Every day, students are bombarded by advertising. They cannot escape it. But marketers realize that many people—especially young people—are becoming very good at tuning ads out. Businesses thus are becoming more creative in their communication with consumers. In this lesson, the students assume the role of detectives searching for the new places where advertisers are promoting themselves and their products. They also investigate logos, imaginary characters, slogans and jingles—tools used by advertisers to develop brand awareness. This lesson works well as a follow-up to the EconEdLink lesson Did You Get the Message?
Advertisements can tell consumers about prices and other information that may help them in the decisions they make about what to buy. But students also should know that ads are slanted by sellers to show a product in the best light. This lesson reveals to students how advertisers use words and images to make goods and services look their best. To protect consumers and make sure that competition among sellers is fair in the marketplace, the federal government requires that factual claims in ads be backed up with proof. Still, it is usually okay for sellers to talk only about the positives and ignore the negatives of what they are selling. Another common trick is to use exaggerated claims called “puffery.” It is up to the consumers to separate factual claims from opinions and exaggerations. This lesson challenges students to create a set of tips that could help consumers to make this distinction. Being able to tell the difference between factual claims and puffery or opinions can help consumers to make smart choices and avoid market disappointments.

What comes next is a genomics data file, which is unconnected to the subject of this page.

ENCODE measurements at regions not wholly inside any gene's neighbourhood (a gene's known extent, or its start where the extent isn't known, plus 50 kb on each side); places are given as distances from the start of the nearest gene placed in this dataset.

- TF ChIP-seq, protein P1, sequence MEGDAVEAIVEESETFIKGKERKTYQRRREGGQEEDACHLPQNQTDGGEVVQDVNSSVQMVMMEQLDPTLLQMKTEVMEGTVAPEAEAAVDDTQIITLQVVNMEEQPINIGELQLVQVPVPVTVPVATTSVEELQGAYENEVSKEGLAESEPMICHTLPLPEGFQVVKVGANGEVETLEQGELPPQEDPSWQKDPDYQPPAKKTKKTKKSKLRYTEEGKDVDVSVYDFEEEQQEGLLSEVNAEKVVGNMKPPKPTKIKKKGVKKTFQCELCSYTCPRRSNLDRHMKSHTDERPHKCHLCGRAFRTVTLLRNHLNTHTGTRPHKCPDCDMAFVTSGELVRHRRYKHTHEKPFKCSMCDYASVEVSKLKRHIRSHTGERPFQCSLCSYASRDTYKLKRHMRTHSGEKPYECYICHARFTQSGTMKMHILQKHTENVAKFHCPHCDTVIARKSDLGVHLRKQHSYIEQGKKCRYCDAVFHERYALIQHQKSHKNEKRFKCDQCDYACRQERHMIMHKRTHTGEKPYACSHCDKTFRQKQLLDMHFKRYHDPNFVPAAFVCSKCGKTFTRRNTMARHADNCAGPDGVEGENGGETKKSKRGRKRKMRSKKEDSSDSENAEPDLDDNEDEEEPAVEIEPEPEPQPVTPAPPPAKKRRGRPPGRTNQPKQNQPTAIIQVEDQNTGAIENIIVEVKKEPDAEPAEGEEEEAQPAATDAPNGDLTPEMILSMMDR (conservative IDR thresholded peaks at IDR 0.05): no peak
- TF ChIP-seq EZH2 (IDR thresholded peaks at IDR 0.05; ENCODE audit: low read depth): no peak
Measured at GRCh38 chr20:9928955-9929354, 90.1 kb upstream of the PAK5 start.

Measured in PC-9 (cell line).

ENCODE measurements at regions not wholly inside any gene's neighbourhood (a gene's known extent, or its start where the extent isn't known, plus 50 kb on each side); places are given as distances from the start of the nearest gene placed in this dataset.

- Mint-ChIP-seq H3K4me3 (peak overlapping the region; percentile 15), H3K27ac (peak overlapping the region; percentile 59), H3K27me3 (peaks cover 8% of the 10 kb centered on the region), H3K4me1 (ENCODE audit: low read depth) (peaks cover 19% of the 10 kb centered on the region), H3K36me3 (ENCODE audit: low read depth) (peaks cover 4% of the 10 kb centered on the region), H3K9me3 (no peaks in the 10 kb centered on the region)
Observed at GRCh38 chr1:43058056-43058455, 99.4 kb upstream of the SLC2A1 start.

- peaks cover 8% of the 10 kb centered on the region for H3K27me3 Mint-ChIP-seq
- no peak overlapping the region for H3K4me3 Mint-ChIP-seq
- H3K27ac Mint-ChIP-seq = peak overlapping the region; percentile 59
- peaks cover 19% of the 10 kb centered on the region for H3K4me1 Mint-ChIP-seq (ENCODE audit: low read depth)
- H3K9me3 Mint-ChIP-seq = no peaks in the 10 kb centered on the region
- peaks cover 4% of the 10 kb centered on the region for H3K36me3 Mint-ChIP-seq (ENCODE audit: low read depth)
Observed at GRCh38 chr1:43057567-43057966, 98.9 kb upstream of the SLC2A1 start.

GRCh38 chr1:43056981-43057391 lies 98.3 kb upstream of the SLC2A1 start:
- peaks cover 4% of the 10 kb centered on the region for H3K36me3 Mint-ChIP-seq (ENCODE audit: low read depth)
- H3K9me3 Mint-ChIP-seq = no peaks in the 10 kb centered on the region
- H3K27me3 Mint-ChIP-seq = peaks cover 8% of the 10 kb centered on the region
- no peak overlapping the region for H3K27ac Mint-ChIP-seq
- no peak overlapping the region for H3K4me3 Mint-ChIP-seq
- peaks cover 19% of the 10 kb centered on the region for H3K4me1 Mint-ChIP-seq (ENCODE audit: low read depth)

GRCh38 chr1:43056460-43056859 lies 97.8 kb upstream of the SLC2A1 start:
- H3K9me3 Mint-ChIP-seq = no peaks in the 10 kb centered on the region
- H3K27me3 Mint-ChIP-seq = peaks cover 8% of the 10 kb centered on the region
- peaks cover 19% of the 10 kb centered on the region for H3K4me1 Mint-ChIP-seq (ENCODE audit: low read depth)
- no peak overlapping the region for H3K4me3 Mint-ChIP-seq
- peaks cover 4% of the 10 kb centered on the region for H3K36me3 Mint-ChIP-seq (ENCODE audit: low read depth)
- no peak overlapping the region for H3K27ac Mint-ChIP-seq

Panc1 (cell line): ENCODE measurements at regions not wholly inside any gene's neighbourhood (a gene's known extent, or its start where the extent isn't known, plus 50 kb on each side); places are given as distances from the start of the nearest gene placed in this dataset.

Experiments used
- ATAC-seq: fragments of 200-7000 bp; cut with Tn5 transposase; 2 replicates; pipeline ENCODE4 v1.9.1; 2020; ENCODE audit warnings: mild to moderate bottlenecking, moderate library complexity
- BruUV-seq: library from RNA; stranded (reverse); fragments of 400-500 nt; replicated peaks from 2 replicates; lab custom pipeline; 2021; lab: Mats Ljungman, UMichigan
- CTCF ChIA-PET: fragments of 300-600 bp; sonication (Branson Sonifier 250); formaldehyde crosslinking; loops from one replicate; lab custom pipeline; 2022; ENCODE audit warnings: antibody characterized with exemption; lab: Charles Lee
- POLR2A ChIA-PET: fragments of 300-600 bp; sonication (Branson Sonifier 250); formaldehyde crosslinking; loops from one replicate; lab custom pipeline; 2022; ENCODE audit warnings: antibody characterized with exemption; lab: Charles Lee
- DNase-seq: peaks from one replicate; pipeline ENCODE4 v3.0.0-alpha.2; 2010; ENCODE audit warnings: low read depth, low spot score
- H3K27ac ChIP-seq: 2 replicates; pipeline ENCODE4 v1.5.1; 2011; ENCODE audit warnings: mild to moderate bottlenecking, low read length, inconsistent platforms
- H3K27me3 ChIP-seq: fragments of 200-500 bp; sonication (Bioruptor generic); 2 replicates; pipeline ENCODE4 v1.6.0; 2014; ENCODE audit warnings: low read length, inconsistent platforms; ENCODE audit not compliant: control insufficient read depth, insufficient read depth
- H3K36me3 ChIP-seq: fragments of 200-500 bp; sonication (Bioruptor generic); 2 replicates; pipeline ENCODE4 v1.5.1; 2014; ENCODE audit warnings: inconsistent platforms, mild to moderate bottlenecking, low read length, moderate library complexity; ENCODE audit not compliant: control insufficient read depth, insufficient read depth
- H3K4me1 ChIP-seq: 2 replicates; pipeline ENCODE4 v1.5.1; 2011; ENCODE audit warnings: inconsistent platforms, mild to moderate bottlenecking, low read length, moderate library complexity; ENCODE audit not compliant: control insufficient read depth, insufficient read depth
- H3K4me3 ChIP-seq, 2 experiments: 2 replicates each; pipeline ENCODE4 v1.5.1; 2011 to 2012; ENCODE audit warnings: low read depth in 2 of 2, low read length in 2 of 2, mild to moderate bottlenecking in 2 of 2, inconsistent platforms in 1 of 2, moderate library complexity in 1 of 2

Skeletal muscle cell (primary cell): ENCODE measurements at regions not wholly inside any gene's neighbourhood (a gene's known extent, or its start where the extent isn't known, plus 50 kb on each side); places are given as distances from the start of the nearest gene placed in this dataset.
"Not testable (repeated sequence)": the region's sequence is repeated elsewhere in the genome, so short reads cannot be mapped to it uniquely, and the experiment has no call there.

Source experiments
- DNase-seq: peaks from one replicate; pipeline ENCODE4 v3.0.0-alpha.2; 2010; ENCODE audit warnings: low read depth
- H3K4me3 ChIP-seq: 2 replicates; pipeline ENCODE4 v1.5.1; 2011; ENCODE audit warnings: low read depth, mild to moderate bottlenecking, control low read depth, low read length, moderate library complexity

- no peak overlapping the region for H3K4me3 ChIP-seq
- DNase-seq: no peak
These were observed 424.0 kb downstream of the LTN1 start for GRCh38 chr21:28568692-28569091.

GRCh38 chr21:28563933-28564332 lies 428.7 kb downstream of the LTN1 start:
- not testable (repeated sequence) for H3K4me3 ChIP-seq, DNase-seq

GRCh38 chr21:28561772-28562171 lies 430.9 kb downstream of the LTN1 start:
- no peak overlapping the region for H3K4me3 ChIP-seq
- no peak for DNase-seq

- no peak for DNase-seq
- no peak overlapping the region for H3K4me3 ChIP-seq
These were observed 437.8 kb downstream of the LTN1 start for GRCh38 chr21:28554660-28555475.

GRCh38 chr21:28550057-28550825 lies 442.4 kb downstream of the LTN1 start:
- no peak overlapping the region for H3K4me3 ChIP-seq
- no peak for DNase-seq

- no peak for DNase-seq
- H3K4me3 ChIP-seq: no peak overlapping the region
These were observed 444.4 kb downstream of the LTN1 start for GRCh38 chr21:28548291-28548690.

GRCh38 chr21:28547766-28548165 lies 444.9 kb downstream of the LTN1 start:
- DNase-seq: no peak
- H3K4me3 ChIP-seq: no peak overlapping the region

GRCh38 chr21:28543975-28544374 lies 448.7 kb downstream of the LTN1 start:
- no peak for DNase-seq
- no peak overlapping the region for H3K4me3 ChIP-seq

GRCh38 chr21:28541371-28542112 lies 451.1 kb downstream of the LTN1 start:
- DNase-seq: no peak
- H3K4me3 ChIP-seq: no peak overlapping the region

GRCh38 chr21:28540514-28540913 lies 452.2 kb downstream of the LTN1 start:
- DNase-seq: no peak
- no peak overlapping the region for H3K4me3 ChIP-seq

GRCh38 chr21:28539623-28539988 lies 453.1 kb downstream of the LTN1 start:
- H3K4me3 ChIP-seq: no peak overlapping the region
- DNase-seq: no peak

Advertising is the primary tool used by businesses to tell consumers about the goods and services they sell in the marketplace. Businesses also use advertising to try to convince consumers to buy what they are selling. Advertisements do this by pointing out how consumers will benefit if they buy a product. These benefits are called incentives. In this lesson, these two basic functions of advertising are introduced. Various techniques used to achieve these objectives are also explained. During the assessment activity, students view television commercials directed at them. They identify the various advertising techniques used to grab their attention and convince them to buy.
The following lessons come from the Council for Economic Education's library of publications. Clicking the publication title or image will take you to the Council for Economic Education Store for more detailed information.
This publication helps elementary students analyze energy and environment issues from an economics perspective.
2 out of 10 lessons from this publication relate to this EconEdLink lesson.
Designed primarily for elementary and middle school students, each of the 15 lessons in this guide introduces an economics concept through activities with modeling clay.
1 out of 17 lessons from this publication relate to this EconEdLink lesson.
This publication contains fourteen lessons that use a unique blend of games, simulations, and role playing to illustrate economics in a way elementary students will enjoy.
1 out of 16 lessons from this publication relate to this EconEdLink lesson.